After the Symphony, her next work was quite different - a lyrical, expressive 12-minute piece for violin solo and orchestra in one continuous expressive span called "Cantillation" (1988). There are no specific liturgical influences in her first opus numbers but as soon as she came to write for the violin, subconsciously the sound of the cantors at her synagogue came to her. When she sought a name for the work (she always gave her pieces titles after she had finished them) she chose to outwardly acknowledge that influence. She was anxious not to overdo the sounds of the cantors which she characterised as having a "pleading" quality about them which could spill over into maudlin sentimentality. There is no danger of that, however, and this moving and grippingly emotive mini-Violin concerto (replete with cadenza) emerges as one of Minna's most attractive works. In the first works she wrote after her forty-year silence there is a feeling of a composer flexing her newly found contemporary credentials, whereas in "Cantillation" and the subsequent Cello Concerto Minna Keal writes in a language which no longer draws attention to itself but which totally serves the composer's inspiration.

The Cello Concerto took six years to write and was completed in 1994. In preparing for the work, she took the unprecedented step (for her) of actually studied the scores of other examples: the Schumann, Elgar, Lutoslawski concerti and both Shostakovitch's contributions to the genre. She had no player in mind when she began to write the piece and at one stage never thought she would finish it. The concerto became her one and only commission when the Aldeburgh Foundation commissioned her to complete the work. As her thoughts turned to a suitable soloist, she remembered Alexander Baillie, whose playing had impressed her. This deeply moving work uses a 12-note row but very freely, thematic growth being always more important to her than dry academic techniques. Indeed, one is as likely to find octaves and fifths in her scores as 12-tone rows as she always used the most appropriate means at her disposal to arrive at her chosen effects. The Cello Concerto follows on from "Cantillation" in its occasionally overt Jewish influences which seem to manifest themselves most clearly in her string writing. The work is dedicated to her husband, who was seriously ill whilst she was writing it but who encouraged her to start it rather than a less demanding work despite all the effort she would have to put into it. The concerto was premiered by Alexander Baillie with the City of London Sinfonia conducted by Richard Hickox as part of the Port of Felixstowe Proms on the 26th of August 1994.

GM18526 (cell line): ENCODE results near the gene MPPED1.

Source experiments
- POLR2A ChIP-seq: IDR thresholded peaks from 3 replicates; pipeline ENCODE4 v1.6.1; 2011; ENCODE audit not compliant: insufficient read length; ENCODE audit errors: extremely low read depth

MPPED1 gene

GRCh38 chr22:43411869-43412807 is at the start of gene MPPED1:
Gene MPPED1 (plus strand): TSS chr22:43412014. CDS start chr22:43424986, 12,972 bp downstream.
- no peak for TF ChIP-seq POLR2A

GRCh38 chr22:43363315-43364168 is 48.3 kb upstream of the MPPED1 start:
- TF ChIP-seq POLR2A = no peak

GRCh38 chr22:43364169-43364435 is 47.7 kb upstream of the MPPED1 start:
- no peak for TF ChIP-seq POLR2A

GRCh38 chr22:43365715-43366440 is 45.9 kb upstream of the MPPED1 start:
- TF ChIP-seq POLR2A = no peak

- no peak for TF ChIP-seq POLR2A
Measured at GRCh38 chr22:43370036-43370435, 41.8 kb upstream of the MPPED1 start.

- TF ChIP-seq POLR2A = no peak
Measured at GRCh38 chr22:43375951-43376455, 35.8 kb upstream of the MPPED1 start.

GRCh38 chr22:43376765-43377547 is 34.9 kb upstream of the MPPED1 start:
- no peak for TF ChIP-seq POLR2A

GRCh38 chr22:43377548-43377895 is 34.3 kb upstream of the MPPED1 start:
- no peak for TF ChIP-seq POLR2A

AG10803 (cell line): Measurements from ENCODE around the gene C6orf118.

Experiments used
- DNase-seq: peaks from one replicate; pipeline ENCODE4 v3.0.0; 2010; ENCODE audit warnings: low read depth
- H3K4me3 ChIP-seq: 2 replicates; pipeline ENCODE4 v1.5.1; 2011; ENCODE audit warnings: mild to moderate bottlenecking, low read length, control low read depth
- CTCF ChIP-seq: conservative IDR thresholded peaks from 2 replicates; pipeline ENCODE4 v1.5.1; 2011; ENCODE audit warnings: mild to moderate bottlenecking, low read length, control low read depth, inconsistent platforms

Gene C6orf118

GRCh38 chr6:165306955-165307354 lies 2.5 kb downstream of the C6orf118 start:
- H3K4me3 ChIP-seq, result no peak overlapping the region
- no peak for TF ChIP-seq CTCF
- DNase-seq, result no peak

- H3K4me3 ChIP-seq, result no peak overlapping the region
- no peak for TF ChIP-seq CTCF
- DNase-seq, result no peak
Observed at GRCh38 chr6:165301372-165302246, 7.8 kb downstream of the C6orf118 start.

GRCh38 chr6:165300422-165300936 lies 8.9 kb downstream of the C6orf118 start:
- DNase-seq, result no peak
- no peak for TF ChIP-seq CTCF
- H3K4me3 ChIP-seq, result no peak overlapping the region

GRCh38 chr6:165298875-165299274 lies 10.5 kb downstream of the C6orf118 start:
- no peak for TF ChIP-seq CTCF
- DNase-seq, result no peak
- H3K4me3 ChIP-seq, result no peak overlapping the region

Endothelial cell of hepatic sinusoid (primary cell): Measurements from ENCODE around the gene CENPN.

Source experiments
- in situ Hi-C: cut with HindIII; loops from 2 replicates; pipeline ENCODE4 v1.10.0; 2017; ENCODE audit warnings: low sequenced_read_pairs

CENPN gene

After the emotionally exhausting Cello Concerto, Minna turned to something on a smaller scale. Her Duettino op6 is a three and a half minute work for flute and clarinet. She wrote it out of a feeling of guilt at not being able to let the Saunders twins perform her Wind Quintet, having promised the première to Odine de la Martinez and Lontano. As an act of atonement, she wrote the Duettino for the Saunders twins who gave the world premiere in September 1996 at the Windsor Festival.

On completing the Duettino, she turned once again to a chamber work for strings - a string quintet with an extra cello (the same combination used by Schubert in his late masterpiece). She envisaged the work being about 12 minutes in length and possibly in one continuous flow with bridge passages between movements rather than breaks as she felt such pauses were an affectation which only gave audiences time to fidget! However, the recent tragedies in her life with the deaths of her son, her husband and both of her sisters in quick succession finally took their toll on her previously indomitable spirit and in many ways from this time until her death on 14th November 1999 it was only music which kept her going.